3.13  84% of the respondents to the Member Survey thought that four PACs was the correct number. 87% of respondents agreed with the PACs being assigned terms of reference to match the Cabinet portfolios.


3.14  Of the 26 Councillors that answered the question on PAC membership, 12 thought nine was a suitable number. Alternative suggestions included 8, 10, 12, 13 and 15 Members.


Overview and Scrutiny

3.15  In-light of the introduction of PACs to carry out pre-decision scrutiny only one overview and scrutiny committee (OSC) has been included in the model. This meets the legislative requirements.


3.16  The OSC would be able to conduct review work and policy development as required. The Working Group has emphasised the importance of co-opting Members or external representatives as non-voting members when required of this Committee due to either experience or position, to increase the effectiveness of this work. This is supported through the results of the Member survey, as shown in the comments in Appendix B.


3.17  The working group identified that the OSC should be chaired by a Councillor not of the administration as was in place in the previous executive arrangements. This was supported by 81% of respondents to the Member Survey.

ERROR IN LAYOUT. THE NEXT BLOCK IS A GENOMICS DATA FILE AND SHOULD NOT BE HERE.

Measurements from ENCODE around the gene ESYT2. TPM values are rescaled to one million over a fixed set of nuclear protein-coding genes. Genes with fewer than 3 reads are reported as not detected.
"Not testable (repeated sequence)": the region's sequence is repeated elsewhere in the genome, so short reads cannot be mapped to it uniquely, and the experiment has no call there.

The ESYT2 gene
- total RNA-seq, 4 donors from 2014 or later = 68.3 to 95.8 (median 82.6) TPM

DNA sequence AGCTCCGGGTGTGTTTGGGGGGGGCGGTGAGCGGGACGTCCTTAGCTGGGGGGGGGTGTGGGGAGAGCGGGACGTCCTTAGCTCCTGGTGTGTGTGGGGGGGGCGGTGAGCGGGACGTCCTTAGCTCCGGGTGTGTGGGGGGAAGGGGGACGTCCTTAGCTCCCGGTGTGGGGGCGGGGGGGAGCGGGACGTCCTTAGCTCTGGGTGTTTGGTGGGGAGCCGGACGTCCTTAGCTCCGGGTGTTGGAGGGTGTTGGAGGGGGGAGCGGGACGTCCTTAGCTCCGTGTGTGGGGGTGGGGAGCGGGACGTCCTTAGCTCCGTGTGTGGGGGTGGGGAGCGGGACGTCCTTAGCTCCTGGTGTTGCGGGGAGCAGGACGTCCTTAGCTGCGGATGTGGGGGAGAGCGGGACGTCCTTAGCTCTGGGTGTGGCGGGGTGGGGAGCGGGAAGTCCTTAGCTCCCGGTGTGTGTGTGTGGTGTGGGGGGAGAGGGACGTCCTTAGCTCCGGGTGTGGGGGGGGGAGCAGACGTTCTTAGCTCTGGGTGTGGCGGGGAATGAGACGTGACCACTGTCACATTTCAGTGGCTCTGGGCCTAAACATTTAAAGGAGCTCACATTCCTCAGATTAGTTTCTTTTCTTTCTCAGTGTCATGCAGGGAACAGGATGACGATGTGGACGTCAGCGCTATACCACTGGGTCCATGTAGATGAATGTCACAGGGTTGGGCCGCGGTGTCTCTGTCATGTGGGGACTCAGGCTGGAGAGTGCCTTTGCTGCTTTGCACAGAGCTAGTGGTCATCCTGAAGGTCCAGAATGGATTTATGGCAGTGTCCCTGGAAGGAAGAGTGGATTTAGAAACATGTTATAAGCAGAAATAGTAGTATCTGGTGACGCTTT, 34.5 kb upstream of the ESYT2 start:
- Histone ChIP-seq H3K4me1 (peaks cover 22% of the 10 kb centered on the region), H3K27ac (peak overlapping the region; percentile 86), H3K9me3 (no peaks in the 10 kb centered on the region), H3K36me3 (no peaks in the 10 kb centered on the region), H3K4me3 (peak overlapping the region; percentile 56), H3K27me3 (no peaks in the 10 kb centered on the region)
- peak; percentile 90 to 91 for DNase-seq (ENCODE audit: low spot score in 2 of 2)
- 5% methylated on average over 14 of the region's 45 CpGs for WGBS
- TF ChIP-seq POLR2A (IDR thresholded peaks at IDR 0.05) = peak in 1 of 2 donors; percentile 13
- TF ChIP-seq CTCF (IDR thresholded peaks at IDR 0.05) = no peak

3.18  As the Council had previously operated under executive arrangements, the rules and procedures for OSC and councillor call for action would be reconsidered in accordance with the timescale stated at 2.4 to assess its applicability in the new model.


3.19  Of the 21 respondents that answered the question on a suitable membership number for the O&S Committee, nine was the most stated preference. Alternatives included 11, 13 and 15 Members.


Public Engagement

3.20  The Working Group in its considerations supported the level and types of public engagement that the Council facilitates and wished to retain this in the new model.  This includes but is not restricted to public questions, public speaking and petitions. The exact arrangements would be considered during the writing of the new constitution, but consideration was given to preventing the same and/or similar questions from being asked repeatedly.


3.21  The working group supported the full recording of the question-and-answer session in the minutes, with the continuation of allowing virtual attendance for the public as well as in-person attendance supported. This is in line with the principles outlined by the group to ensure transparency.